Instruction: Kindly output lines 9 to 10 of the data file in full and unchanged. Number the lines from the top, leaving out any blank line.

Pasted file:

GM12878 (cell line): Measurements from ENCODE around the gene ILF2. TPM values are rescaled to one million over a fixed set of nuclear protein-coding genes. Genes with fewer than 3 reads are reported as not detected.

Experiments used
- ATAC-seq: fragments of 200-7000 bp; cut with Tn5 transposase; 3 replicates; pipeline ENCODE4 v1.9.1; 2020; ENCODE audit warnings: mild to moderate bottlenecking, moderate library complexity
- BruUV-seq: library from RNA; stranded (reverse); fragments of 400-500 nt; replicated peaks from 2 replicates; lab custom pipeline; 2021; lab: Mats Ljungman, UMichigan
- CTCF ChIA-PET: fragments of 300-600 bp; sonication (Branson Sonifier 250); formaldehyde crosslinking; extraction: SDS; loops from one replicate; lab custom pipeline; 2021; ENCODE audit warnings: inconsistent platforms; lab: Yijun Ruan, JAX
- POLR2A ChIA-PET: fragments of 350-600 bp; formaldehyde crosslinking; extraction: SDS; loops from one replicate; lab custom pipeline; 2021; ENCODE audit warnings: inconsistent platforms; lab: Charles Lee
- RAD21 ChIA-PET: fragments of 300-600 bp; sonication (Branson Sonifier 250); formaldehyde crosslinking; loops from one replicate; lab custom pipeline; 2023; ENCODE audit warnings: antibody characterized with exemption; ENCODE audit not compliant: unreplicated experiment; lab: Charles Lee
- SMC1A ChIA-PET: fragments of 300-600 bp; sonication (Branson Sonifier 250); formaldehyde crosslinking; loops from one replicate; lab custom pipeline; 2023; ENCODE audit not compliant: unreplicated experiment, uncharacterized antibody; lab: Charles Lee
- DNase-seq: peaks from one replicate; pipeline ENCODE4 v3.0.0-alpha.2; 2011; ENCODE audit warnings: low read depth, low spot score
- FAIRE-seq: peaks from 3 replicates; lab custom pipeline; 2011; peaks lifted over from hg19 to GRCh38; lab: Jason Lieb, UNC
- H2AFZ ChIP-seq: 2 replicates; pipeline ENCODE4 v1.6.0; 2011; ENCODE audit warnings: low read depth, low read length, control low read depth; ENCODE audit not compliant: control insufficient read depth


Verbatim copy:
- DNase-seq: peaks from one replicate; pipeline ENCODE4 v3.0.0-alpha.2; 2011; ENCODE audit warnings: low read depth, low spot score
- FAIRE-seq: peaks from 3 replicates; lab custom pipeline; 2011; peaks lifted over from hg19 to GRCh38; lab: Jason Lieb, UNC